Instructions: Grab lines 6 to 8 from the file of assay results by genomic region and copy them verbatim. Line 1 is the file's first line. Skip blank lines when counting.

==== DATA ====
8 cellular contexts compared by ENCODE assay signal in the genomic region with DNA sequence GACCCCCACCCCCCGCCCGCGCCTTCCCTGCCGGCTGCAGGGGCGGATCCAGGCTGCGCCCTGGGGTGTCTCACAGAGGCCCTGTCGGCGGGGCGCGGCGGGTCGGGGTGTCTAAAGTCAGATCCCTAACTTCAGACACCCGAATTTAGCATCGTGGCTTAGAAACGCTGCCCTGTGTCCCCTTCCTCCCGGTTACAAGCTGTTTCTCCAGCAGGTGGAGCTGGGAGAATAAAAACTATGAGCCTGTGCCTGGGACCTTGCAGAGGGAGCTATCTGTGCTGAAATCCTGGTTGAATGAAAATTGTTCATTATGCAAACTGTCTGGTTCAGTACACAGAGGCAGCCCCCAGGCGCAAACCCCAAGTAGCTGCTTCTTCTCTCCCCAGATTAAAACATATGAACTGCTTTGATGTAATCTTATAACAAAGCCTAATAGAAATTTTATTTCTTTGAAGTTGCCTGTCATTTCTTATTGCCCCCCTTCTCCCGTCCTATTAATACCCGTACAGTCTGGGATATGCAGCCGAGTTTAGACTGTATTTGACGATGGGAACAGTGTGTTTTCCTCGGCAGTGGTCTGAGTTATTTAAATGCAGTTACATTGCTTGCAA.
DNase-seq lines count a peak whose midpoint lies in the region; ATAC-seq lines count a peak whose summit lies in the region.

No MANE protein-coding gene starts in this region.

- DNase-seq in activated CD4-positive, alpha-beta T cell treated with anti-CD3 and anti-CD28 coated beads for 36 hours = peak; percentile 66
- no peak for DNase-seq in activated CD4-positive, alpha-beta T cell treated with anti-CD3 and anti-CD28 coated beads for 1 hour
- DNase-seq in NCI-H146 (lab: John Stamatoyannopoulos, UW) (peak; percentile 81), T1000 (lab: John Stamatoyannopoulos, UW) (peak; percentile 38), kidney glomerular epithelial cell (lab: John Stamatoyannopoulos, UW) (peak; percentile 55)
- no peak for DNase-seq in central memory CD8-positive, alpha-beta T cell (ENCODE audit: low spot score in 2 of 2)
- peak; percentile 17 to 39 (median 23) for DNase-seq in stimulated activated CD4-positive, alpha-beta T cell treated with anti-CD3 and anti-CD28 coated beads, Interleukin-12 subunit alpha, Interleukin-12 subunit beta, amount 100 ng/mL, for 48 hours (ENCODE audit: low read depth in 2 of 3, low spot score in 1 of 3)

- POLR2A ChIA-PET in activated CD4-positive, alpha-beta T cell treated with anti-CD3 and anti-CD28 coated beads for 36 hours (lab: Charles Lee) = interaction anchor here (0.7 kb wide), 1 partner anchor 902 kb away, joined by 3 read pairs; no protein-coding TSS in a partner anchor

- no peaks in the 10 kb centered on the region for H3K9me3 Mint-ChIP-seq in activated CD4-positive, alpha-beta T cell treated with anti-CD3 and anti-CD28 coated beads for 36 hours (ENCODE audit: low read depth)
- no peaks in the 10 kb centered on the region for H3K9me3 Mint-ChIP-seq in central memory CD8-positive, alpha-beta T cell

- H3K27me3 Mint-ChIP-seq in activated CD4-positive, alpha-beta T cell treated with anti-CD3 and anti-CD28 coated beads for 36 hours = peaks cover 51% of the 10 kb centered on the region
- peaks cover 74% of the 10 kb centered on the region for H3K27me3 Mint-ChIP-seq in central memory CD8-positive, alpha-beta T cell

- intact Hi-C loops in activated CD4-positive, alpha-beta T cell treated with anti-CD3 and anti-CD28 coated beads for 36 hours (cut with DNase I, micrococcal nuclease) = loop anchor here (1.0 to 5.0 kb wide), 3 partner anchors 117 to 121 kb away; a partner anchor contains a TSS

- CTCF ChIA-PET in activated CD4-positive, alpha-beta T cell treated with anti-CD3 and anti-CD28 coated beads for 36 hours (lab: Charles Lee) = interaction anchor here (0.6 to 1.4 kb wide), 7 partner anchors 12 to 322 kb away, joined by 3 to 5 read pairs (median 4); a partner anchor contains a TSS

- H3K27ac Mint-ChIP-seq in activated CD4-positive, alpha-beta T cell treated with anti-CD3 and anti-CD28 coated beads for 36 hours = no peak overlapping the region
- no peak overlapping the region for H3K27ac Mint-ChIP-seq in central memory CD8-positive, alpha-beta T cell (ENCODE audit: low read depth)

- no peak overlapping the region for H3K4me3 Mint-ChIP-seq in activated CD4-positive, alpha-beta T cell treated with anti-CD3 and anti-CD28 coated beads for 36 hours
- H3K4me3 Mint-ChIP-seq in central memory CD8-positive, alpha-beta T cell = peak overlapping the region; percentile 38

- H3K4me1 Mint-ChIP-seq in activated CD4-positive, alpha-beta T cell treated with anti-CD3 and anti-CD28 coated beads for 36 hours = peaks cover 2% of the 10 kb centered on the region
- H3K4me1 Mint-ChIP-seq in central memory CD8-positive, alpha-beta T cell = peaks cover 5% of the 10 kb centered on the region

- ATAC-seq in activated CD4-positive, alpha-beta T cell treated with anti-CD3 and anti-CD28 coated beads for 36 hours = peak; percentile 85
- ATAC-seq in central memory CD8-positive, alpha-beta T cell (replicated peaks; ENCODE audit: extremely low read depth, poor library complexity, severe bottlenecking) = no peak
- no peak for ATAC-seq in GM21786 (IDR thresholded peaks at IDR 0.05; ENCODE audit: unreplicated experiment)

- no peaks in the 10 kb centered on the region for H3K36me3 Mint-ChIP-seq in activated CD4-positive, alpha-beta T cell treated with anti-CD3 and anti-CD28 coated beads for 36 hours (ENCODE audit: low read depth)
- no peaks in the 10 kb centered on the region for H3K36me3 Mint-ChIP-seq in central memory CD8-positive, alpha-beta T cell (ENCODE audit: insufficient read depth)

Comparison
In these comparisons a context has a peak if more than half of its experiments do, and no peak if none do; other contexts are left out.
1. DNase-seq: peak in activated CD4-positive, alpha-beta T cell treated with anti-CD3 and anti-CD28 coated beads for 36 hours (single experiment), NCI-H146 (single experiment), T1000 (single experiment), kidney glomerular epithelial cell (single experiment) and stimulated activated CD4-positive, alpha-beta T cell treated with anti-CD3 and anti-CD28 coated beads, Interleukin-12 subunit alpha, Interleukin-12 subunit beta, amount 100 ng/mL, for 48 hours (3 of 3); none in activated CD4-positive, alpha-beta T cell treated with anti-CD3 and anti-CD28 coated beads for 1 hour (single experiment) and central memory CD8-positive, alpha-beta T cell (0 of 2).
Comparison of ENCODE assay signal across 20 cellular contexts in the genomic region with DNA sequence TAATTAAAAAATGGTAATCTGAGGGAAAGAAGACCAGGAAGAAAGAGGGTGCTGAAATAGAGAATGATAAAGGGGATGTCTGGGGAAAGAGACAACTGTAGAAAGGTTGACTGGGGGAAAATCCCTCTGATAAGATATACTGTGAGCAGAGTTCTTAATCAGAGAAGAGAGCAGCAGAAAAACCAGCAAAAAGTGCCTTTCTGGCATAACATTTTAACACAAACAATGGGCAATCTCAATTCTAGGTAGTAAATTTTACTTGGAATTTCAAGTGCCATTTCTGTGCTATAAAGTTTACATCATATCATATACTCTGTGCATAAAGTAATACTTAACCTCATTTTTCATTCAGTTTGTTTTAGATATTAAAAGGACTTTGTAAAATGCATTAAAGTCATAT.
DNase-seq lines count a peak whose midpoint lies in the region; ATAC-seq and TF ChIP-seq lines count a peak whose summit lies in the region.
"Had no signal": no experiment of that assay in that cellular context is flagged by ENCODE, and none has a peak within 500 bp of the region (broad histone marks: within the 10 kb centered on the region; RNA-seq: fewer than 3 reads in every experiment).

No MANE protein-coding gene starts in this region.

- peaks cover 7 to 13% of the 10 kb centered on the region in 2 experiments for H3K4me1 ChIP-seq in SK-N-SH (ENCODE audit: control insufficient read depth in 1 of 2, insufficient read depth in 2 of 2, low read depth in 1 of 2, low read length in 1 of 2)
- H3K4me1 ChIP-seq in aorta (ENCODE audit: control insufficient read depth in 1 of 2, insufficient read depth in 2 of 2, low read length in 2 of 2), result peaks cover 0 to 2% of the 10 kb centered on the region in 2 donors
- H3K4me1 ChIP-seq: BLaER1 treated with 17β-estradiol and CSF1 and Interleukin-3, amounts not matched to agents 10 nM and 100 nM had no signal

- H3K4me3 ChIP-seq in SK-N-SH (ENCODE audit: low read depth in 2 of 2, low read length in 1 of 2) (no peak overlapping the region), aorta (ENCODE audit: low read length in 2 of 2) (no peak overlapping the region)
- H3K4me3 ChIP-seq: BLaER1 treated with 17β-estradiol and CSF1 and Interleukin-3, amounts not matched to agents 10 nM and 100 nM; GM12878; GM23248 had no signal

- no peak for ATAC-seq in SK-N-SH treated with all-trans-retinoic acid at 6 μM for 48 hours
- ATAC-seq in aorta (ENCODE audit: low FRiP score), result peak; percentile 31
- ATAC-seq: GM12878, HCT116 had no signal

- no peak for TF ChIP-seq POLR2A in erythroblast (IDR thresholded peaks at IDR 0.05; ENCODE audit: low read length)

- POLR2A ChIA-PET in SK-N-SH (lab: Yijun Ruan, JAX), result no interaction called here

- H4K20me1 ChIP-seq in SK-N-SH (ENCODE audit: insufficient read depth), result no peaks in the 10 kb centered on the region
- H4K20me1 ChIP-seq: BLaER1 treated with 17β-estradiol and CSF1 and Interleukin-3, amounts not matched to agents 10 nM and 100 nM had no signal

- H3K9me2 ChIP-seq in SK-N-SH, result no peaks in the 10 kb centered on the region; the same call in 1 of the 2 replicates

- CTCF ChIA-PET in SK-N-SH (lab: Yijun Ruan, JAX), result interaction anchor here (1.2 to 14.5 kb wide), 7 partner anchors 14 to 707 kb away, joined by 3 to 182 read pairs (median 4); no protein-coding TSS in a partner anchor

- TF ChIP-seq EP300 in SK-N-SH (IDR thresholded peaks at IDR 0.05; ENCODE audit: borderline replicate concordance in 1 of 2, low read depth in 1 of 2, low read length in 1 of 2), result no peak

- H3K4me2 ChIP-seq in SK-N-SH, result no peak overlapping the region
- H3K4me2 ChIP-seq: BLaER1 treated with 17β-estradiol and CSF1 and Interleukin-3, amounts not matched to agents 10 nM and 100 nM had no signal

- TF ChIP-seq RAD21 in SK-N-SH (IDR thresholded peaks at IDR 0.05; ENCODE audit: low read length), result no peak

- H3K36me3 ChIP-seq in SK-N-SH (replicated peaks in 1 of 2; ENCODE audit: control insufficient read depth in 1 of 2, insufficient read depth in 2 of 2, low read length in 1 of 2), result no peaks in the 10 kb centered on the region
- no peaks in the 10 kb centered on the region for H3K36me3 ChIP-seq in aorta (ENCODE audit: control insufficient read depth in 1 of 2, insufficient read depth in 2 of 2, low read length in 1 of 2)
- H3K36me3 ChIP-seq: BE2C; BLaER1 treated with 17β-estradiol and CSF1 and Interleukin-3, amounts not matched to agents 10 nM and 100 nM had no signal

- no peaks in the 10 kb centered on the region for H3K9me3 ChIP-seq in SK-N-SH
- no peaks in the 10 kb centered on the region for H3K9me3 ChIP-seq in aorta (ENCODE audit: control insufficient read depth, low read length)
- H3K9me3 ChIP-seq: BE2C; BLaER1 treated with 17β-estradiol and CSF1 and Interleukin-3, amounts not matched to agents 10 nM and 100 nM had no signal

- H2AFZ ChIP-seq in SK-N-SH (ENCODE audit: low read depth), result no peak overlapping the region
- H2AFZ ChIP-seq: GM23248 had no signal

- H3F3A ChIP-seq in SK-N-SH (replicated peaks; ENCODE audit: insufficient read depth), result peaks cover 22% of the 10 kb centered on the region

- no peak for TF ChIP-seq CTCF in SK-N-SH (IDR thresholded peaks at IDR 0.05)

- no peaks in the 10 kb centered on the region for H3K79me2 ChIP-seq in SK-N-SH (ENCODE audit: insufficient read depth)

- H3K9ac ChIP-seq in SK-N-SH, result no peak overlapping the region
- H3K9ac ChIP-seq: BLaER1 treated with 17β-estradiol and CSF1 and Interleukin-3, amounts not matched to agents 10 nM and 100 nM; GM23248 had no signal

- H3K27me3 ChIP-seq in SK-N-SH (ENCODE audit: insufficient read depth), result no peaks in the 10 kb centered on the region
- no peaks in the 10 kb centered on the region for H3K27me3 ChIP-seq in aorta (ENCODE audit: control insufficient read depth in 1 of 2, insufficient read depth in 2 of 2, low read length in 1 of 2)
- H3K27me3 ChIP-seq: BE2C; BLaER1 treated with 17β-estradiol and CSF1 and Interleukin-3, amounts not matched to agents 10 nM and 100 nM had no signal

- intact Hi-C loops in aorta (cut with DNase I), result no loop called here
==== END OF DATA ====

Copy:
- DNase-seq in NCI-H146 (lab: John Stamatoyannopoulos, UW) (peak; percentile 81), T1000 (lab: John Stamatoyannopoulos, UW) (peak; percentile 38), kidney glomerular epithelial cell (lab: John Stamatoyannopoulos, UW) (peak; percentile 55)
- no peak for DNase-seq in central memory CD8-positive, alpha-beta T cell (ENCODE audit: low spot score in 2 of 2)
- peak; percentile 17 to 39 (median 23) for DNase-seq in stimulated activated CD4-positive, alpha-beta T cell treated with anti-CD3 and anti-CD28 coated beads, Interleukin-12 subunit alpha, Interleukin-12 subunit beta, amount 100 ng/mL, for 48 hours (ENCODE audit: low read depth in 2 of 3, low spot score in 1 of 3)